Pair of daily ribavirin-free oral drugs will be analyzed in patients with hepatitis C genotypes 1-6.
A biopharmaceutical company will begin an investigative clinical study of the safety and efficiency of a new hepatitis C virus (HCV) inhibitor.
There will be 6 global phase 3 clinical studies performed by AbbVie that will test how the HCV drugs ABT-493, an NS3/4A protease inhibitor, and ABT-530, an NS5A inhibitor, which are daily ribavirin-free oral treatments, perform in patients with HCV genotypes 1-6 (GT1-6).
This study will enroll approximately 1600 patients worldwide from 250 study sites in 27 countries.
The ENDURANCE or EXPEDITION studies will examine the rate of sustained virologic response at 12 weeks (SVR12). Four ENDURANCE studies will evaluate patients for up to 12 weeks who do not have cirrhosis.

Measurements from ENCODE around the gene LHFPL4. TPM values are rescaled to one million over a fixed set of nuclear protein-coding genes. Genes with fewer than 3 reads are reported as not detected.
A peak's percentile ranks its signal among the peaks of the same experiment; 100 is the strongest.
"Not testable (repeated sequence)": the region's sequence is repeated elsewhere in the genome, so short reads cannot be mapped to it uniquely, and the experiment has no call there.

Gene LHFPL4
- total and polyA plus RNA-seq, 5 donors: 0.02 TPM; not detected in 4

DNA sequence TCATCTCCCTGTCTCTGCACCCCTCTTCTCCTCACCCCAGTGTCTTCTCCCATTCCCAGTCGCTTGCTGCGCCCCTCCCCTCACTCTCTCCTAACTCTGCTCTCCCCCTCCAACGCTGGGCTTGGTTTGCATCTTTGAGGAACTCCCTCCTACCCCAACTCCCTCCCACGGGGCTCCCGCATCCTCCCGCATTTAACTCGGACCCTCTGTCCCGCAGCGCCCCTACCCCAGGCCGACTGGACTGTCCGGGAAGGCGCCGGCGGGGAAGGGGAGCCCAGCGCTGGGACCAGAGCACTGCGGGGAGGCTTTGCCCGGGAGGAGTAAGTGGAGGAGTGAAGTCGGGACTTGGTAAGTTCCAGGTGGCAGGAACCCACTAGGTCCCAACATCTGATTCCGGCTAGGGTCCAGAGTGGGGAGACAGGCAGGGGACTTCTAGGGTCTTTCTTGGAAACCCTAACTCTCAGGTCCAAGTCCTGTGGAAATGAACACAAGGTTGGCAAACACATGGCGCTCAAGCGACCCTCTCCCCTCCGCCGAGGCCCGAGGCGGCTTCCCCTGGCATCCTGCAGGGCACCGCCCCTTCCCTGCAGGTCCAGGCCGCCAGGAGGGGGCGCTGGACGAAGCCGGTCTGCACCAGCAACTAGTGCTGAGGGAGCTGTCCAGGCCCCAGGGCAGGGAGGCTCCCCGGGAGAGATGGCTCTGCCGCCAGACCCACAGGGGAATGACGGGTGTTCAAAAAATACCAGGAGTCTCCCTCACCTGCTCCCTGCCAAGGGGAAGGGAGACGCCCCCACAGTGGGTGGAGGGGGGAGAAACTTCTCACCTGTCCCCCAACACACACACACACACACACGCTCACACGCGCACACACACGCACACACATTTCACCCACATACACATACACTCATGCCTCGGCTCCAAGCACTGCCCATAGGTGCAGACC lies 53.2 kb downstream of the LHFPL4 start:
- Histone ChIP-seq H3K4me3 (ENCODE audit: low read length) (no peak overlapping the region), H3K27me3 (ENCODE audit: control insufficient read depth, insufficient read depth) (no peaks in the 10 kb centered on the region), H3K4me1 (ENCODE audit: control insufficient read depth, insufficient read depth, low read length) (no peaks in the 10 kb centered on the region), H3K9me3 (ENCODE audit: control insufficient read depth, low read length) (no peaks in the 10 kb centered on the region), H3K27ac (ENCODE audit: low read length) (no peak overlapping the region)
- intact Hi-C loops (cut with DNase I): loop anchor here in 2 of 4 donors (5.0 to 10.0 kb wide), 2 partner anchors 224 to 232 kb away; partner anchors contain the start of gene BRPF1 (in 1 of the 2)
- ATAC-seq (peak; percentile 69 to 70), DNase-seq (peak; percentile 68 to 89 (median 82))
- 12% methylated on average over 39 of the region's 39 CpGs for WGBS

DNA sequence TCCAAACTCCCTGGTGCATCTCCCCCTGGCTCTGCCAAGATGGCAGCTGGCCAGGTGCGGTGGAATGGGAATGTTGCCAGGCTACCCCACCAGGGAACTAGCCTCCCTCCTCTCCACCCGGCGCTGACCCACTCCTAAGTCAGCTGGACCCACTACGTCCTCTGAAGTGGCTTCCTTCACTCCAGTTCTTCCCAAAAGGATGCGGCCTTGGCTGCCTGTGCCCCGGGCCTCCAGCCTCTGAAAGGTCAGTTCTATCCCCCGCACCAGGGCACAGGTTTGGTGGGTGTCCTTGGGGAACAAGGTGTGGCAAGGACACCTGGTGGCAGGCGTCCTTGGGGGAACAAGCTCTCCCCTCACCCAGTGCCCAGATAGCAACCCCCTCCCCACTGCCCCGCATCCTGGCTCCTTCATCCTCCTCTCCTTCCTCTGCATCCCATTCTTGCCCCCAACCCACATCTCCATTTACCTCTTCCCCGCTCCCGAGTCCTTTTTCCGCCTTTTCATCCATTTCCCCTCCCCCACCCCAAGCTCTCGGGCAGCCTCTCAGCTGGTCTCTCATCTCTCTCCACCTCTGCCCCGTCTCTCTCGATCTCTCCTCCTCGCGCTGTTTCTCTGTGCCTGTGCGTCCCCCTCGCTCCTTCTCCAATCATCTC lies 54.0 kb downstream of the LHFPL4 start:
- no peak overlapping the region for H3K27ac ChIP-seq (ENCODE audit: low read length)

ENDURANCE-1 will compare SVR in genotype 1 HCV patients from 8 to 12 weeks, who were given ABT-493 and ABT-530. ENDURANCE-2 will examine the function of the regimen versus placebo in genotype 2 patients.
ENDURANCE-3 will observe patients with genotype 3 hepatitis, who have never been treated or taken any antiretroviral therapy, and compare the regimen with sofosbuvir/daclatasvir. ENDURANCE-4 will evaluate HIV genotypes 4 through 6.
The other 2 trials in the EXPEDITION arm are evaluating the 12 week regimen in patients with chronic HCV infection who are difficult to treat.
EXPEDITION-1 will examine the regimen in genotype 1, 2, 4, and 6 HCV patients with compensated cirrhosis (Child-Pugh A), which is when the liver is heavily scarred but is still able to perform many important bodily functions. EXPEDITION-4 looks at genotypes 1-6 who have severe kidney impairment and end-stage renal disease (ESRD), kidney failure that can no longer live without dialysis, or a transplant, with or without compensated cirrhosis.
"We believe AbbVie's work in hepatitis C has contributed to the transformation of HCV care over the last few years," said executive vice president of AbbVie, Michael Severino, MD. "Our journey continues with the initiation of these Phase 3 studies, which we hope will help us meet the needs of an even broader range of patients living with hepatitis C."